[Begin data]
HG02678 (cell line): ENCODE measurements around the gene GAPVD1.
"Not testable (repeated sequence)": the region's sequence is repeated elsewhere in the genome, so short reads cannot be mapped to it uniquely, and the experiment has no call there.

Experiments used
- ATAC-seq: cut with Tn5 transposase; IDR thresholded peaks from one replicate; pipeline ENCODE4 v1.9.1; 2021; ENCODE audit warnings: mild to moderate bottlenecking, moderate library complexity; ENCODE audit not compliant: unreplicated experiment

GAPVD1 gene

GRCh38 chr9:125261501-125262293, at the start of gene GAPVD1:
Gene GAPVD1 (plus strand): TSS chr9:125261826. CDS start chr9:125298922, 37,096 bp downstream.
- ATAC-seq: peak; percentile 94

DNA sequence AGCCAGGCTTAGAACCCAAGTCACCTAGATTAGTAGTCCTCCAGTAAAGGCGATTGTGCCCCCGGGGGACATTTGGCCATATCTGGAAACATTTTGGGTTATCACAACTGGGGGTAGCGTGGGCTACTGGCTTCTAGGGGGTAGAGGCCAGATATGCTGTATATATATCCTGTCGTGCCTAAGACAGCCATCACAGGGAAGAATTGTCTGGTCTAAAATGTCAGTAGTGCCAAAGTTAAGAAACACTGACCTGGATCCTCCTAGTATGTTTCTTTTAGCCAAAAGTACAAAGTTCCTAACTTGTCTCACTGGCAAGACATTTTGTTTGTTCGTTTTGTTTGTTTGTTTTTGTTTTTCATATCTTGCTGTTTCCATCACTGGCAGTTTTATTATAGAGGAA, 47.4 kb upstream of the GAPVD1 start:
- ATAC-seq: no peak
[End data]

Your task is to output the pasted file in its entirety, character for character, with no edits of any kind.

HG02678 (cell line): ENCODE measurements around the gene GAPVD1.
"Not testable (repeated sequence)": the region's sequence is repeated elsewhere in the genome, so short reads cannot be mapped to it uniquely, and the experiment has no call there.

Experiments used
- ATAC-seq: cut with Tn5 transposase; IDR thresholded peaks from one replicate; pipeline ENCODE4 v1.9.1; 2021; ENCODE audit warnings: mild to moderate bottlenecking, moderate library complexity; ENCODE audit not compliant: unreplicated experiment

GAPVD1 gene

GRCh38 chr9:125261501-125262293, at the start of gene GAPVD1:
Gene GAPVD1 (plus strand): TSS chr9:125261826. CDS start chr9:125298922, 37,096 bp downstream.
- ATAC-seq: peak; percentile 94

DNA sequence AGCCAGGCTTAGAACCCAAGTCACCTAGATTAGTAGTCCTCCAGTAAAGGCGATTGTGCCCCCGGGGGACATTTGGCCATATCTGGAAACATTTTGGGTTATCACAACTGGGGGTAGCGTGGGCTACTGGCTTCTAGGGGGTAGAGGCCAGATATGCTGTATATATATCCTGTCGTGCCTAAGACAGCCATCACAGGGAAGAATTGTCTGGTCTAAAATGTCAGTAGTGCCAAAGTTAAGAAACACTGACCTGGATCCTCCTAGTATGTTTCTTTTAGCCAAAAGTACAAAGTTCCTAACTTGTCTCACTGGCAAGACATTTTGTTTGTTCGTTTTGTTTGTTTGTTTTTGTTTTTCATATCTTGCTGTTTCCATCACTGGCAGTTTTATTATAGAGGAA, 47.4 kb upstream of the GAPVD1 start:
- ATAC-seq: no peak